Hall’s Switch No Big Surprise to Democrats
Move Opens Coveted Seat on Energy and Commerce
House Democratic leaders received no warning before conservative Rep. Ralph Hall (D-Texas) defected from the minority party last week, but no one was surprised by the move, sources throughout the Caucus said Monday.
Hall, a long time friend of President Bush’s who rarely votes with the Democrats, declared his intent to switch parties Friday when he filed for re-election as a Republican. He was expected to formally resign from the Democratic Caucus as early as today, Democratic leadership sources said.
“I’m not aware that Mr. Hall gave the Democratic leadership any advance notice, nor did we expect to receive such a notice,” said one leadership aide. “It goes without saying that we expected he would eventually — when it was politically convenient for him — to make such a move.”
Minority Leader Nancy Pelosi (D-Calif.) and Minority Whip Steny Hoyer (D-Md.), who is traveling in India, declined comment Monday on Hall’s switch.
Republican leaders, meanwhile, issued statements praising Hall’s decision and pointed out that the Texas lawmaker had already amassed a conservative voting record before the switch.
Speaker Dennis Hastert (R-Ill.) called Hall “a man of great courage and a man of great distinction,” while National Republican Congressional Committee Chairman Tom Reynolds (N.Y.) also referenced Hall’s “courage.”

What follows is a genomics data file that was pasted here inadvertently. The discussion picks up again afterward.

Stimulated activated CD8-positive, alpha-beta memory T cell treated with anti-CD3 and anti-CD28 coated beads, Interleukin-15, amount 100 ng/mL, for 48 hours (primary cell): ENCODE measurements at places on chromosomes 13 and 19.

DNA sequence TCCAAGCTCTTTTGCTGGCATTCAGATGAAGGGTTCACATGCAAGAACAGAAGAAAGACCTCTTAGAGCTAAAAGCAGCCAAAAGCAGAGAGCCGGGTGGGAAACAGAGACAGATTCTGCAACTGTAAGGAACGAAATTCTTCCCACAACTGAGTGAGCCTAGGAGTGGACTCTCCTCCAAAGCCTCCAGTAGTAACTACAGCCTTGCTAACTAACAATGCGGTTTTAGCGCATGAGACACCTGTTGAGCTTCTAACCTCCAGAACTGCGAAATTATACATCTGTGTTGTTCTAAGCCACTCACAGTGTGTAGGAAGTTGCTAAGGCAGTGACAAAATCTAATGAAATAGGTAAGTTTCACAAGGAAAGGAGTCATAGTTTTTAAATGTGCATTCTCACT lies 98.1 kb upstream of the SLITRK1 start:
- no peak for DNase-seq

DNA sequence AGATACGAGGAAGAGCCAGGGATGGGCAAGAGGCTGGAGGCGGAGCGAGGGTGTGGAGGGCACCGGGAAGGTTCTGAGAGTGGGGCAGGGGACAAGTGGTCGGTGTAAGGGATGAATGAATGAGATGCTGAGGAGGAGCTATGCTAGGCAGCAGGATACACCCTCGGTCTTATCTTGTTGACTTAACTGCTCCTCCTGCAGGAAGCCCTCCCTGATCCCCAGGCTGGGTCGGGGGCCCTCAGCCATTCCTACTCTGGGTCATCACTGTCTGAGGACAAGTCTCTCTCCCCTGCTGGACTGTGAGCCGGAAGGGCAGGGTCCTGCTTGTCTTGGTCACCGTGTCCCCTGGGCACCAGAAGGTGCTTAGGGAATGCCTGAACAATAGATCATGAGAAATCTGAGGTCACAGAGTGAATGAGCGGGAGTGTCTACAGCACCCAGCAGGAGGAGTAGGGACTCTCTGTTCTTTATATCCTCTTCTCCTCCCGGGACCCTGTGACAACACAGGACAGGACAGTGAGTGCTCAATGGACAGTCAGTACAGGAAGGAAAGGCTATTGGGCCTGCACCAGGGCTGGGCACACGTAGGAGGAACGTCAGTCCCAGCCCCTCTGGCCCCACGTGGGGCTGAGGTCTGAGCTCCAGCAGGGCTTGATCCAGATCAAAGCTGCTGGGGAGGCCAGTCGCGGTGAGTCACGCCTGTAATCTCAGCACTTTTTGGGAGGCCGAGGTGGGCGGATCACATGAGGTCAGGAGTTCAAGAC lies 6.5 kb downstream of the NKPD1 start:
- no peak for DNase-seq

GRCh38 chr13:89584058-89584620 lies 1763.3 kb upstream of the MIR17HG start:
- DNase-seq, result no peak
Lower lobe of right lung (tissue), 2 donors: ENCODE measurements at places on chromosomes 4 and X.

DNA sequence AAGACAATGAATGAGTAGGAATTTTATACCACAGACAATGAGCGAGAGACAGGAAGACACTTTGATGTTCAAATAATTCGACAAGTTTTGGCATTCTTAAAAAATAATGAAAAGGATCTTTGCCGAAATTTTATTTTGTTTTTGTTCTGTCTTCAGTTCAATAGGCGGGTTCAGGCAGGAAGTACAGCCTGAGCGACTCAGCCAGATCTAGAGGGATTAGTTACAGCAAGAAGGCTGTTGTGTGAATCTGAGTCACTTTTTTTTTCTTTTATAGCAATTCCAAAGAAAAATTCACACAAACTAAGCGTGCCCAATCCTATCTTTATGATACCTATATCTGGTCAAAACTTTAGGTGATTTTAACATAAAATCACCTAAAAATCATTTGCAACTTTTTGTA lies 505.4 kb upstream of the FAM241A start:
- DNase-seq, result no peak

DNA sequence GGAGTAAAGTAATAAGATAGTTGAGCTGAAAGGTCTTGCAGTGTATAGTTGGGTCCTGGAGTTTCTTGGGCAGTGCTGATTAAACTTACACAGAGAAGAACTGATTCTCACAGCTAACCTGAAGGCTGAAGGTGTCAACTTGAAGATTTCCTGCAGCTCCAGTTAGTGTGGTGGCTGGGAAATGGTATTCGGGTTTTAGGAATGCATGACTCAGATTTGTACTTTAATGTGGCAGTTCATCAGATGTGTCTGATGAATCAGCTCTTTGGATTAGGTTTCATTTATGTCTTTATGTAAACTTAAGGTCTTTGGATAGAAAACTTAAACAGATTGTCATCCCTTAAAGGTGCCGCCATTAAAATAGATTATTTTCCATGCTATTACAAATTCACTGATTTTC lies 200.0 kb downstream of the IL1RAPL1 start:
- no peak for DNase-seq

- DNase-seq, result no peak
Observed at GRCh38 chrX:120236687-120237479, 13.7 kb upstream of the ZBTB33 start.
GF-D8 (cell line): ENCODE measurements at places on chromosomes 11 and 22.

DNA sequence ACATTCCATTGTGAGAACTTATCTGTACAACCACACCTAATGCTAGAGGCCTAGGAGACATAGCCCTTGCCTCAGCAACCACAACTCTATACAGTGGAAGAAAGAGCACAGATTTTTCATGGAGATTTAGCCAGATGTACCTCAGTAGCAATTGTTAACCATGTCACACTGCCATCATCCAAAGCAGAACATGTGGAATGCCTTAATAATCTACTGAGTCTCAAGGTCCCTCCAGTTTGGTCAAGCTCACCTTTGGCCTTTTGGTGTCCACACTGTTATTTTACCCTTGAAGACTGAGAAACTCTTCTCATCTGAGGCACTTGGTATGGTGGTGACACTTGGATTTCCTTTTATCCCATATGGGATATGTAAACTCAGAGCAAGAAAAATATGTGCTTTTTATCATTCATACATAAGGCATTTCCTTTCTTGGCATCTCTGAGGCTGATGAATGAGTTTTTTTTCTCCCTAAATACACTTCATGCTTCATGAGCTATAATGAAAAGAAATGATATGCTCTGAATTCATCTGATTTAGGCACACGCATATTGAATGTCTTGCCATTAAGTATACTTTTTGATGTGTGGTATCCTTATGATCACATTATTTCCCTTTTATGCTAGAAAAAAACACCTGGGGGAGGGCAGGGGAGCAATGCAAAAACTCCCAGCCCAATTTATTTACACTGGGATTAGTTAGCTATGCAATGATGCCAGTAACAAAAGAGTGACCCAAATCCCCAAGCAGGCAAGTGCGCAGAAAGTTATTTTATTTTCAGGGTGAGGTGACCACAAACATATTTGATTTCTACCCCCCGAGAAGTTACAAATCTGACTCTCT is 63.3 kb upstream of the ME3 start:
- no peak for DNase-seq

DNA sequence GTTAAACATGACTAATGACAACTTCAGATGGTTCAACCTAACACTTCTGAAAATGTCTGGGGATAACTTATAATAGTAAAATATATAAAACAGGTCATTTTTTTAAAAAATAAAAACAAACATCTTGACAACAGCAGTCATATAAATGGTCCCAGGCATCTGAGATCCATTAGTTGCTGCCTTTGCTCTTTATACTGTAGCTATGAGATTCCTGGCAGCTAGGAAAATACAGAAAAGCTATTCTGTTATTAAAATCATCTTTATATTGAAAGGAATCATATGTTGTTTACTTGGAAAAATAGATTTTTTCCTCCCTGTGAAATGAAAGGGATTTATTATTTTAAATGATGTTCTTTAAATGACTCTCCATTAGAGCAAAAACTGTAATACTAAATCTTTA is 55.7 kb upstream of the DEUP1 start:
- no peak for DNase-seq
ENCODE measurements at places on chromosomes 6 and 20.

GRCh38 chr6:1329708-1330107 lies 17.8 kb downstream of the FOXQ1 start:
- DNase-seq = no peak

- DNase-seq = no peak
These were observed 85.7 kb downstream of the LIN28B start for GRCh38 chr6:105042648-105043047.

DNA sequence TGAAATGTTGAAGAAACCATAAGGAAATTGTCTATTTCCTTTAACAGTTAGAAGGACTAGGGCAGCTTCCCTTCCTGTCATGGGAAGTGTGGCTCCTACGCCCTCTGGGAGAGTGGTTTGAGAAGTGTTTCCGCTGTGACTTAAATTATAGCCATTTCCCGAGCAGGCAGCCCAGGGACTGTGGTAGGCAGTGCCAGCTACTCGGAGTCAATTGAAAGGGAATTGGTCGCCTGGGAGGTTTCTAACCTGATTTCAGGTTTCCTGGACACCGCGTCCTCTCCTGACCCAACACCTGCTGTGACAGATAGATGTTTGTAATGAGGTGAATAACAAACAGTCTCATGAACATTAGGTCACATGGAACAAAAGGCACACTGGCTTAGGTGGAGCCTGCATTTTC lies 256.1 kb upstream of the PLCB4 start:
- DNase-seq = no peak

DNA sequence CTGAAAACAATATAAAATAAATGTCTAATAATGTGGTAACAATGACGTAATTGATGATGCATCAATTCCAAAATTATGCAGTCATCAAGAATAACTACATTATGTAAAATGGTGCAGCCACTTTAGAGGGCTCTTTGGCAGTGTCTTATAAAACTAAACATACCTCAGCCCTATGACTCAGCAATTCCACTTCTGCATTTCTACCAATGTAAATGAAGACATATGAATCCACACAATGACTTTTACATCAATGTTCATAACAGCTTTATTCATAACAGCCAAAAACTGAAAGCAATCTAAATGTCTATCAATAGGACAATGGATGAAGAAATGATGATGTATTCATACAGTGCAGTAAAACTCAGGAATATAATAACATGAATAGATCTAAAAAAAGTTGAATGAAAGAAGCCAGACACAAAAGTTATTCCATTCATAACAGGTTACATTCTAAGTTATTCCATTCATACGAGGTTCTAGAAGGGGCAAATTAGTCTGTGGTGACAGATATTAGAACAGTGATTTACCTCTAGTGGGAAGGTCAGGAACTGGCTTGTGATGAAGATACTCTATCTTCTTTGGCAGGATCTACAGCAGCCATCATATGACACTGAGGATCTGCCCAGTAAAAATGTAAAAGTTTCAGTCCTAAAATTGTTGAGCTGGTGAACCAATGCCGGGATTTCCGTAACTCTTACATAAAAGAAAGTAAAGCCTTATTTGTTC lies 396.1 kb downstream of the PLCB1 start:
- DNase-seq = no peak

“I think I can speak for the Republican Conference in saying that we welcome Ralph Hall with open arms,” said Reynolds, emphasizing the lawmaker’s close relationship with Bush.
A major play now begins for the Texan’s seat on the Energy and Commerce Committee, a powerful and highly sought-after panel. Pressure and lobbying will be intense on Pelosi and the Steering and Policy Committee as they select a replacement, leadership sources said.
Some possibilities to take the seat include members of the Texas delegation; conservative Reps. Dennis Moore (Kan.) and Jim Matheson (Utah), who sit in swing districts; or Rep. Tammy Baldwin (Wis.), a progressive Member from a more secure district.
Meanwhile, Pelosi wasted no time Monday filling Hall’s ranking seat on the Science Committee. She quickly tapped Rep. Bart Gordon (D-Tenn.), next in line in seniority, to take the top Democratic slot on that panel.
Hall said he switched because as a member of the GOP he could get re-elected more easily and do more for his constituents. The move also comes as Texas awaits a final ruling on its highly controversial redistricting map, which could hurt several House Democrats’ chances for re-election.
Members throughout the Caucus remained largely unaffected by the defection, saying while it’s not good news, Hall was never a team player and rarely sided with Democrats on votes. For example, Hall voted “present” rather than support Pelosi in her symbolic bid for Speaker last year.
“The bottom line is it doesn’t really matter,” one well-placed Democratic aide said of the Hall move. “He didn’t vote with us. As far as I’m concerned it will free up space on Commerce.”
Democratic leadership sources indicated the Steering Committee will look to fill the space soon, perhaps before Congress returns Jan. 20 or shortly thereafter.
Following the move, Democrats now need to capture an additional 13 seats in order to wrest control away from the GOP. They began the 108th Congress with 205 seats.